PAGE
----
• Home
  • News
  • What does good inclusive leadership look like

The thinking around what makes a great leader is changing.

While this has been true for much of the 21st century so far, COVID-19 has fundamentally changed the relationship between leaders and their employees, bringing the issue into sharp focus in recent months.

Joining us from Ikan Health were director, Hannilee Fish (who is also a litigator), and leadership facilitator and coach, Steve Stanley.

Kindness as a leadership attribute

To set the tone, Steve opened his presentation with the ‘Best ever advice to leaders’ which is simply: Be kind to others. Be kind to yourself.

Kindness unlocks a range of positive qualities, including helpfulness, generosity and consideration for others – all of which drive excellent leadership and underscore the distinctions between leading and managing.

Gender traits and leadership

A key focus of the webinar was on how masculine and feminine traits play into leadership styles. Though not hard and fast, these can characterise how leaders act. In broad terms, Steve highlighted some of the contrasts between these traits. Among them were:

  • Transactional (m) vs transformational (f) leadership style, where transactional is based on the ‘I pay you, you do the job’ premise as opposed to the principle of ‘I’m doing it because I’m inspired by you’ implicit in a transformational style;
  • Assertive (m) vs flexible (f), highlighting a departure from a ‘what the boss says goes’ culture to one of greater inclusiveness;
  • Task orientated (m) vs people orientated (f), hinting at the concept of the servant leader, a style that prioritises team members’ needs above the leader’s own. This is a big trend right now; and
  • Persuasive (m) vs consensual (f) contrasting the practice of persuading others to follow an agenda with that of building a consensus among leaders and colleagues.

Typically, leaders find their place on the sliding scale between these (and other) stances based on what they feel is expected of them. However, the context of their role, their objectives and the make-up of their teams can necessitate a change of focus.

This is where self-evaluation comes in. You need to know where you are on the sliding scale between the masculine and feminine traits – and where you think you should be.

In turn, this calls for:

  • Self-awareness: knowing the energy you project through your actions, words and body language. When positive, they’re infectious and people will follow you;
  • Intuition: listening to your heart as well as your head and following emotion as well as logic is increasingly valued in organisations;
  • Compassion: while it’s not your job to know what people are thinking or feeling, it is important to ask how they are and listen when they want to talk; and
  • Vulnerability: the more you reveal about yourself, the more people will trust you. That’s human nature.

In summarising, Steve set out an approach to leadership devised by the former racing driver turned performance coach, Sir John Whitmore.

Known as GROW, Sir John’s process focuses on four stages of development:

  • Goals – define what yours are and be clear about them.
  • Reality – what’s happening right now and how does that affect your goals? Do you need to redefine the goals?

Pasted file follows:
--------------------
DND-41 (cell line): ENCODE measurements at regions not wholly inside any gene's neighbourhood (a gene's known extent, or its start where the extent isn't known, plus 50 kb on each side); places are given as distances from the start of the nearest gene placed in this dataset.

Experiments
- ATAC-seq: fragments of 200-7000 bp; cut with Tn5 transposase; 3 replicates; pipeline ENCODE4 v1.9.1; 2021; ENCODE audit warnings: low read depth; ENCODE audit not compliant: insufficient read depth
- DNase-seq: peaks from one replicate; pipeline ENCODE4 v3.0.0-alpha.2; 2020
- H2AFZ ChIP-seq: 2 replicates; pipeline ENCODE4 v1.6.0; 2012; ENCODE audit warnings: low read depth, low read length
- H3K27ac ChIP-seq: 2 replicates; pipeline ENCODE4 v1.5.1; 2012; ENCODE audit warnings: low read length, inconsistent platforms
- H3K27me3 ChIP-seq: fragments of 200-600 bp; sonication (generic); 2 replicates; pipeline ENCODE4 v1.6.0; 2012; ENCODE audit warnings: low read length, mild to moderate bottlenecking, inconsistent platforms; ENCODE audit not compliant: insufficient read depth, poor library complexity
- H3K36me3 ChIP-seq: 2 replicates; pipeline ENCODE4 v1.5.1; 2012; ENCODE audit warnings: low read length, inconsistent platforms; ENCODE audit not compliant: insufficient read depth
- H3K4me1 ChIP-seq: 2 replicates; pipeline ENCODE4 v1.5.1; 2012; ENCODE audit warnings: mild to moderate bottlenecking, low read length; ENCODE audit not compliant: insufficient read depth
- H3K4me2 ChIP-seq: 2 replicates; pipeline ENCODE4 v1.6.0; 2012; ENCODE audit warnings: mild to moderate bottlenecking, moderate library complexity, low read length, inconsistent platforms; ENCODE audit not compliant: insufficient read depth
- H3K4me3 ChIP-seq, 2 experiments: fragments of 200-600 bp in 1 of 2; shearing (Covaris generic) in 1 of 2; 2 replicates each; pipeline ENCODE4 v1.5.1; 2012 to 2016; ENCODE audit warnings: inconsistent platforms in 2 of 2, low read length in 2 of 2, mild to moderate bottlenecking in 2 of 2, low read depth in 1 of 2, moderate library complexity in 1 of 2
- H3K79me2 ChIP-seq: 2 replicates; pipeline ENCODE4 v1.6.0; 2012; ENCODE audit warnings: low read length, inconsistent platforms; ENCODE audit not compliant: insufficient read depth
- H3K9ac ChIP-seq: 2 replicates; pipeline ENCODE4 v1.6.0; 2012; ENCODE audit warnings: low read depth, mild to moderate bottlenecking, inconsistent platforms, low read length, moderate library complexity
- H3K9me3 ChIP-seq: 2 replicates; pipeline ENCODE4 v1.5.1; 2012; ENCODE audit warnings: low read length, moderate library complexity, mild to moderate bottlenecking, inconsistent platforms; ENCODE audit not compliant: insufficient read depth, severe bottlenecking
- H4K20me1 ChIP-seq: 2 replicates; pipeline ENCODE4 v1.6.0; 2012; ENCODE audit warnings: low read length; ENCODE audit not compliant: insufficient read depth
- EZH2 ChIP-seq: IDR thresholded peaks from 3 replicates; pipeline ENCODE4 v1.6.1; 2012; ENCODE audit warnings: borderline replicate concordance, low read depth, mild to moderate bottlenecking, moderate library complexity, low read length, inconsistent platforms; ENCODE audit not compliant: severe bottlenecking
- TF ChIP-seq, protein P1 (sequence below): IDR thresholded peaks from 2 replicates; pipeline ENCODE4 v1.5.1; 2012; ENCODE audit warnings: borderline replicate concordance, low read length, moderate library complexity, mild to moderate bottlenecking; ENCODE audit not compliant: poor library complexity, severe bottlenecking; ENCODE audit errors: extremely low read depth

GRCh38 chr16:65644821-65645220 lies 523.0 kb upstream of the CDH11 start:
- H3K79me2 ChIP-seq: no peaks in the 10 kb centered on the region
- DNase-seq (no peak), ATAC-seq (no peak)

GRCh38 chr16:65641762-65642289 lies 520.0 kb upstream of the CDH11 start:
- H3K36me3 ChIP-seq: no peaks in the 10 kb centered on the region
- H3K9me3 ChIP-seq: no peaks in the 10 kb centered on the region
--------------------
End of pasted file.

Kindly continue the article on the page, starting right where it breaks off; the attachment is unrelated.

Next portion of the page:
• Options – how can you achieve our goals?
  • Will and When – what will you do and when will you do it?

A great thing about GROW is that it compels a leader to shift across the masculine – feminine sliding scale according to the context of their role.

Mindful leadership

The shift in leadership priorities towards human values is consistent with the principles of mindfulness, as Hannilee explained.

This is because its central pillar - living in the moment rather than ruminating in the past - requires effortful regulation of our attention.

By staying integrated, focused and attentive to events and people around us, we increase engagement with people. At work – including when working remotely and interacting digitally – this heightens the influence we can have on others and leads to better relationships and improved wellbeing among colleagues.

You can practise mindfulness in two ways:

  • Informally, such as cleaning your teeth using your non-dominant hand, forcing you to concentrate on the task, ie living in the moment; and
  • Formally, such as attending meditation session and other coach-led events.

Either way, give it time. It can take up to eight weeks of practice before you see the full benefits of mindfulness on your effectiveness as a leader. A great way to start is through this three-step breathing space meditation.

Step 1: Become aware

Close your eyes and focus your attention on your feelings, emotions, posture and physical sensations. Put distance between yourself and your thoughts. If possible, detach from them and simply observe them.

Step 2: Narrow your attention

Focus on your breathing by observing how your stomach is moving. It’s natural for your mind to wander, but when it does, bring it back to the here and now by refocusing on your breathing.

Step 3: Expand your awareness

Now widen your awareness out to include your whole body. Feel your feet touching the floor, your legs touching your chair and any other physical sensations. As you expand your attention, you’ll develop a sense of wholeness.

You can practise this meditation any time anywhere. It takes just a few minutes and is great for grounding yourself and bringing yourself fully into the moment.

Which, for great leaders is a great place to be.